Pretty unbiased mostly and equally praises and berates the Italians, it does though point out just how stretched the Commonwealth forces were even if a correspondants view. It does express the opinions of the Greek and Crete excursions and how they were not favoured by Middle East Command.

Agreed they’d gone as far as they could have gone in one bound. Not so sure that given a little time to resupply (and the forces/shipping diverted to Greece) they couldn’t have restarted the offensive much sooner than they did - and under much more unfavourable conditions for the Afrika Corps.

Even after the Axis had been squeezed out of Africa in `43, bloody Churchill then insisted on a repeat cock-up
‘adventure’ into the Greek Islands, sans air-support, against the advice of his[& Allied] professional military men
with entirely predictable, wasteful & embarrassing results…

Minor race to try and forestall the Germans after the Italians had surrendered, as much a failure on the Italian part as anything the British forces did, the allies did not know that the armistice was so secret that no Italian field forces had been told about it and it came as a shock to the units occupying Greece and Yugoslavia.

The Allies were already fighting in Italy, Churchill at this time was already looking at forestalling communist expansion (which was rampant and the partisans arguably more effective in the Balkans than the rest), it was a gamble and race with what could be scraped together and sent. It should have had more planning and or air support but it was an ad-hoc spur of the moment race.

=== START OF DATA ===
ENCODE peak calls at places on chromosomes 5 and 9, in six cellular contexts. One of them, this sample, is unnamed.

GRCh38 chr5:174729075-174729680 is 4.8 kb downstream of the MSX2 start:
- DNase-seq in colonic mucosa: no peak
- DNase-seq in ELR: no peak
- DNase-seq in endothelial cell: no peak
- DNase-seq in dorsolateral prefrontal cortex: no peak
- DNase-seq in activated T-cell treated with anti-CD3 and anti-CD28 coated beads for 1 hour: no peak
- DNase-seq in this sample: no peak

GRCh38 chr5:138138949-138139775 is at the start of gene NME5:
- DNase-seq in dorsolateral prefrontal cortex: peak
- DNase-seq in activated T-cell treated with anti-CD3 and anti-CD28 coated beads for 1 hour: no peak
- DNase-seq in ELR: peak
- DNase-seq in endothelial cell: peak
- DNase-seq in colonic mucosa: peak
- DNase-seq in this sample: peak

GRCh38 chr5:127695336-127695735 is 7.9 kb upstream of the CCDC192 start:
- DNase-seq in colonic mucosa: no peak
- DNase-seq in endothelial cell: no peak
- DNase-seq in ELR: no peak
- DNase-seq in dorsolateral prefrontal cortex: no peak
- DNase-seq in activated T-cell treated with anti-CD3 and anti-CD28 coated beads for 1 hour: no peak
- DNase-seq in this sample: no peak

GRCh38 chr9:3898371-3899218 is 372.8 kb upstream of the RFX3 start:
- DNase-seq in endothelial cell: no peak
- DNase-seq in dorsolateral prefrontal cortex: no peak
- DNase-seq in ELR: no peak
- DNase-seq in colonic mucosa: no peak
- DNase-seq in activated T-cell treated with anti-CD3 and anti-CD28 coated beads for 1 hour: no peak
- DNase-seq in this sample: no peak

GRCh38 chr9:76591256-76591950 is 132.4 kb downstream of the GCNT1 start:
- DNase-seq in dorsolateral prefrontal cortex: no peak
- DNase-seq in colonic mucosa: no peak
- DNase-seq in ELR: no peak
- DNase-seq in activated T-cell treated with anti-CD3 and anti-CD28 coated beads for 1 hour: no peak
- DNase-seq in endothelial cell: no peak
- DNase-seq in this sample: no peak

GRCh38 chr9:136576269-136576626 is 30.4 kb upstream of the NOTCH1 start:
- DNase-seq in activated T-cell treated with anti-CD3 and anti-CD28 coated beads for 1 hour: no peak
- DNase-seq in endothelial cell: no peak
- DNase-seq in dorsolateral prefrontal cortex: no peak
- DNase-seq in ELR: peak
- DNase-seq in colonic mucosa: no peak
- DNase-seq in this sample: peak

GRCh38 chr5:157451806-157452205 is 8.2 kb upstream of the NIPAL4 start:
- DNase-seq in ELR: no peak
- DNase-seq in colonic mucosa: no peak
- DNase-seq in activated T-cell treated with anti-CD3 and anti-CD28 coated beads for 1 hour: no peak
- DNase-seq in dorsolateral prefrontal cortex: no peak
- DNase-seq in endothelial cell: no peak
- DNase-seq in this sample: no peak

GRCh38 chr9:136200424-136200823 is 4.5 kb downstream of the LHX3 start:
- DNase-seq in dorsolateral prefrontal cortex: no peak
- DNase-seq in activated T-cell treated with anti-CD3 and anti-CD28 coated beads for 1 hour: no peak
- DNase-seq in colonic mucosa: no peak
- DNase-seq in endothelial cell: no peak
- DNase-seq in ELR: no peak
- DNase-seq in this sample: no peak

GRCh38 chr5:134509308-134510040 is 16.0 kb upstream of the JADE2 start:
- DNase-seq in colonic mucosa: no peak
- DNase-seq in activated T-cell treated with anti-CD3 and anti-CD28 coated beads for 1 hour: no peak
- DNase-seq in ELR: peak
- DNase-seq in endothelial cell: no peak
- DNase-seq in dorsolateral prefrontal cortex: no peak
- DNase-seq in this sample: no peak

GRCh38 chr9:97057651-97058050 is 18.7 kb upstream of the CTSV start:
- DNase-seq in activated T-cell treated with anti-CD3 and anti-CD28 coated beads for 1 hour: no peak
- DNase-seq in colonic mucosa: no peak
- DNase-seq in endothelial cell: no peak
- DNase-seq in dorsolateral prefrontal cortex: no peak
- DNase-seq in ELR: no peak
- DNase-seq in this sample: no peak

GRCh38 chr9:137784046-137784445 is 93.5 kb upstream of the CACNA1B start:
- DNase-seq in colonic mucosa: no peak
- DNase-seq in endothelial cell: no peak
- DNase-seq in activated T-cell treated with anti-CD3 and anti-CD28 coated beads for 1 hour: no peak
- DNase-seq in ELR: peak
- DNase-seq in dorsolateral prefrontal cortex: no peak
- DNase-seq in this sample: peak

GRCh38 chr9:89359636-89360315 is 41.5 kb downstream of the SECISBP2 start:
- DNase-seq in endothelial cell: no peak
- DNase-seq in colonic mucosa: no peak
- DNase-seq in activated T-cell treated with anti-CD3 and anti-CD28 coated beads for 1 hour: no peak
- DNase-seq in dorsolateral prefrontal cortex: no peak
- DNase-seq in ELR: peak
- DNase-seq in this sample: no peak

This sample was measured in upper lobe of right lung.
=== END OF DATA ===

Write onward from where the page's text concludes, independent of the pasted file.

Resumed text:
Britain ended up sending more troops in 1944/45 to fight the communists in Greece in the civil war that erupted (starting in 1943 properly).

The main reason the Australian 6th Div got out in decent numbers was because their commander, Gen Blamey, knew it was a doomed campaign before it started. One of his first actions on landing in Greece was to identify evacuation points in the south, which duly assisted a moderately orderly evacuation of the defeated Australians.

Blamey’s forward planning on this aspect has often been overshadowed by criticism of his conduct in taking his only surviving son, a relatively low ranking officer, out of Greece on a plane evacuating Blamey and senior staff officers.

Blamey wasn’t a defeatist in doing a recce on evacuation points before the campaign began, but he was a realist in knowing his force had little chance of resisting the Germans. He made sound preparations accordingly.

Blamey was a complex character http://www.awm.gov.au/journal/j34/bridgerev.asp but, whatever his many faults, he was also a strong character who generally did well as a commander, but not necessarily a field commander when he tried to combine that function in Greece and Papua / New Guinea with his office as a higher commander, when serious threats to his personal advancement weren’t in issue.

He could also be a very fair and loyal subordinate at senior levels. From memory, he was the only senior officer to see Wavell off at the airport when Wavell left the Middle East after being removed by Churchill, although Wavell and Blamey had often had a somewhat difficult relationship.